Game of Thrones, Take Your Time

Future seasons may be shorter—and that’s a good thing.

Helen Sloan / HBO

For five years, Game of Thrones has been a project of expansion: ever more characters, ever more lands, ever-bigger battles, and ever-bigger ratings. But now, the show creators might start pulling on the reigns of the behemoth that is Thrones, bringing it home while slowing it down.

“I think we’re down to our final 13 episodes after this season,” David Benioff told Variety’s Debra Birnbaum. “We’re heading into the final lap. That’s the guess, though nothing is yet set in stone, but that’s what we’re looking at.”

He added that the hypothetical finale run would be split into seasons of six and seven episodes in length—shorter than the standard annual Thrones serving of 10.

It’s a plan that recalls the profit-maximizing and often viewer-antagonizing strategy that this decade’s other major film and TV franchises have used when bringing their sagas to a close. The Hunger Games, Harry Potter, and Twilight movies all divided their ultimate installments into two, and Breaking Bad and Mad Men ended their runs with two years of mini seasons. Generally, this maneuver is perceived to be driven less by the desire to tell a good story and more by the desire to give the financial stakeholders one more payday.

But when it comes to Thrones, calling it quits with shorter seasons could be the least cynical choice the creators could make. Viewer obsession with the show is so high that ratings might only grow for years to come, and HBO—which, after a middling reception for Vinyl, is currently hurting for culture-commanding Sunday dramas—likely doesn’t want to hasten the arrival of the post-Thrones era. Network president Michael Lombardo sounded diplomatic when Variety asked about Benioff and co-creator D.B. Weiss’s plan, saying he was open to the idea of ending in 2018 but adding, “As a television executive, as a fan, do I wish they said another six years? I do.”

Even if Thrones decides to run for longer, shorter seasons might help the show overcome obstacles that would seem to naturally arise from the unique situation it now finds itself in. Famously, most of its plotlines are about to outpace the Song of Ice and Fire books series upon which they’re based, and without the steady girding of George R.R. Martin’s meticulous work, creating the show has necessarily become a tougher task: In addition to scripting and filming a host of actors in locations across the world, Benioff and Weiss have to also wholly invent story. Martin, yes, has reportedly given them the big bullet points about how he expects the series to unfold, but that is not the same thing as having tome-length guides for how exactly it all happens.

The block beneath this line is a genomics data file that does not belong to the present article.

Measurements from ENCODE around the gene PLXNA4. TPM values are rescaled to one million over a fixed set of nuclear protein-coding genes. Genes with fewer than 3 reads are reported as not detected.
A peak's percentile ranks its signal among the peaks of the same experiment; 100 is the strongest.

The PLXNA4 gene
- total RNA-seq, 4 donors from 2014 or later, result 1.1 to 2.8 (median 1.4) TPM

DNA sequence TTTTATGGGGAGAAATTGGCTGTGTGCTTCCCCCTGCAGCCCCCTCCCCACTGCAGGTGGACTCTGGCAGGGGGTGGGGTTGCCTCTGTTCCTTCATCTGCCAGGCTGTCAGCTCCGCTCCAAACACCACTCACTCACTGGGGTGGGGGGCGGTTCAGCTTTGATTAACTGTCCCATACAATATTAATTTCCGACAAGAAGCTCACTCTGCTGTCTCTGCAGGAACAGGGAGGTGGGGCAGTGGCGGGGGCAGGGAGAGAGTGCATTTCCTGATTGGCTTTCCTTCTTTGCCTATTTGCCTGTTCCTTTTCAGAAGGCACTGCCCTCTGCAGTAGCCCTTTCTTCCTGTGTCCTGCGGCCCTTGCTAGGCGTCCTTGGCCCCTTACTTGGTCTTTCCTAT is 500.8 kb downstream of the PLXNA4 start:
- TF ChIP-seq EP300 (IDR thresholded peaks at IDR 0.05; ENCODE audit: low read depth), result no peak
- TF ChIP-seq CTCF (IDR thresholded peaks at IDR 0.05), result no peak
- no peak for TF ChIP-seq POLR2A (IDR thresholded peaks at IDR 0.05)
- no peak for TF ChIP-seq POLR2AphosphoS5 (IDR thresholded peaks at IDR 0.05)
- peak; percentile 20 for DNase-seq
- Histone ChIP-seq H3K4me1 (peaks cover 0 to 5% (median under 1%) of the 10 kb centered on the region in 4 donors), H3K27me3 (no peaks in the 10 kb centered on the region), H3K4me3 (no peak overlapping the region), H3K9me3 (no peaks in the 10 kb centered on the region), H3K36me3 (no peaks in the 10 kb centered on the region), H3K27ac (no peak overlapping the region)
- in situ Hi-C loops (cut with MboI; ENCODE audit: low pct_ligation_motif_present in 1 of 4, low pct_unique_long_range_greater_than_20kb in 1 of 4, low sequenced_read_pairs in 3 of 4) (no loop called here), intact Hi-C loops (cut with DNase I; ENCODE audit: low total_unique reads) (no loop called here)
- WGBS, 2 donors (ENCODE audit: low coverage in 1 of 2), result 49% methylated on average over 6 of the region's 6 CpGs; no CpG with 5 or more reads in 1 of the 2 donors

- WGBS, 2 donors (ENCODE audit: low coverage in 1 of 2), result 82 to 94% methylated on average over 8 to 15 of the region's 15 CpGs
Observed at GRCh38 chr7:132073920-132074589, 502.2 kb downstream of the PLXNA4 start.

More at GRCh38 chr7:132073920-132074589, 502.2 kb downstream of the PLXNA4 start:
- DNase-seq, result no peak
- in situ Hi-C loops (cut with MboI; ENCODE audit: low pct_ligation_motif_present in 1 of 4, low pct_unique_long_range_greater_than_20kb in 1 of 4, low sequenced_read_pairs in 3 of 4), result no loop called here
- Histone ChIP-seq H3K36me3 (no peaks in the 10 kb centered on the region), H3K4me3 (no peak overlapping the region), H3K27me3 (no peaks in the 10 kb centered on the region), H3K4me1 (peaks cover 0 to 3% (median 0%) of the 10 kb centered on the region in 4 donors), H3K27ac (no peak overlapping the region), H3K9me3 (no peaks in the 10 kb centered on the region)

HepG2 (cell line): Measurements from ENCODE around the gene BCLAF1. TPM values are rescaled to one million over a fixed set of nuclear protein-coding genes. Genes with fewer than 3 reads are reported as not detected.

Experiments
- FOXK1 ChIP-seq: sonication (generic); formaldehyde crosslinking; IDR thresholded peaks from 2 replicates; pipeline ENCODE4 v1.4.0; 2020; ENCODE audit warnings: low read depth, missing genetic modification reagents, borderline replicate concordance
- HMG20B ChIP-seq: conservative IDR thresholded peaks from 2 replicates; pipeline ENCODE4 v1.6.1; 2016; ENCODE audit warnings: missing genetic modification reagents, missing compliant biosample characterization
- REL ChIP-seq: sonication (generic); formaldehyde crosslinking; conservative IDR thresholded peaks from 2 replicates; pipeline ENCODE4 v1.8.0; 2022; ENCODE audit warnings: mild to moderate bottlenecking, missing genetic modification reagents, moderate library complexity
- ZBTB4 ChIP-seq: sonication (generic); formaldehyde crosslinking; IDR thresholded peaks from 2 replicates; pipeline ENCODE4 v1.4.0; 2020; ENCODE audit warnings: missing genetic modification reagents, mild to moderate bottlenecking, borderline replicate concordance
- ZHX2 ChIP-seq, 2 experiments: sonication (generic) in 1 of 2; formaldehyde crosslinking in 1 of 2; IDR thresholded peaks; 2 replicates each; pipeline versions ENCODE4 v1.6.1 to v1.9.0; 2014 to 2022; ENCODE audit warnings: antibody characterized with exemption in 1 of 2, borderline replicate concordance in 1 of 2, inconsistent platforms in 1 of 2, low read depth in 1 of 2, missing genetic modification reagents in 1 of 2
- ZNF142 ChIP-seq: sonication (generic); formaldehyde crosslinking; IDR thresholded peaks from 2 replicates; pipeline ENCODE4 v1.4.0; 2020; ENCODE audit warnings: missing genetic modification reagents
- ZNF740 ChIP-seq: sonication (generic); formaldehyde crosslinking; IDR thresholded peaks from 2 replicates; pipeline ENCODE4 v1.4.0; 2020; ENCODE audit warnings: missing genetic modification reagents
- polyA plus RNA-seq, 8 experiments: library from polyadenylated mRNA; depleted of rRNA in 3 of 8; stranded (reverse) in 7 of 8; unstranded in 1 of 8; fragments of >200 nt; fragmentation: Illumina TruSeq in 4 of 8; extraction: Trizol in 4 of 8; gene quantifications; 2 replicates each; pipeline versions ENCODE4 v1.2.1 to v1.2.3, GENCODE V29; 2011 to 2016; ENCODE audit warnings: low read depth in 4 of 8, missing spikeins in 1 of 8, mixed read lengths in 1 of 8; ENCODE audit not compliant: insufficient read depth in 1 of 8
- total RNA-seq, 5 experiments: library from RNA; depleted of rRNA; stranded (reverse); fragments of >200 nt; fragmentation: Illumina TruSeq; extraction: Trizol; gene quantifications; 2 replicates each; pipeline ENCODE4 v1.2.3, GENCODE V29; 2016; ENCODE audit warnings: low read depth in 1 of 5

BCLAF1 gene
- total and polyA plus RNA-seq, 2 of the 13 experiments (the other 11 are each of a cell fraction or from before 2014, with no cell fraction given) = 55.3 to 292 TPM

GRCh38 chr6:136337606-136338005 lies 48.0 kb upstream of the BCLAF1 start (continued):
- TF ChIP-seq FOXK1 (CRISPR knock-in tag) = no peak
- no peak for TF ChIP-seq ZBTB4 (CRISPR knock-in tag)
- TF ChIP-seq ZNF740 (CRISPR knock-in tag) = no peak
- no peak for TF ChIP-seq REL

It’s a challenge that gets to the heart of why Thrones appeals in the first place. One of the biggest things that sets the show apart from most works of popular fantasy entertainment is the sense that realistic cause-and-effect logic drives its action: Unlike with, say, The Force Awakens, viewers rarely are faced with a coincidence that they have to chalk up to destiny or magic or simple writer’s room convenience. This is unique in the world of mainstream entertainment, surely, because it’s hard to pull off. Martin, up to this point, had done the legwork for Benioff and Weiss; it takes him so long to write each installment in part because he has to figure out how to move the extremely complicated narrative along without resorting to shortcuts. And in addition to no longer having the simple and inexorable logic of Martin’s plot to build upon, Benioff and Weiss also have to create dialogue and setting details from scratch for nearly every single scene.

Logic would dictate that tackling this challenge would take more time, and therefore would mean that Benioff and Weiss could create fewer episodes in a year. Of course, season six, which premieres next Sunday, will run a full 10 weeks. Perhaps Benioff and Weiss’s writing team worked extra nights in the past year to keep the plot feeling as solidly constructed, as weirdly believable, as previous Thrones seasons have been. But if getting the story right in the future means they need to slow down, fans shouldn’t complain: It’s quality, not quantity, that keeps Thrones from being just another TV show.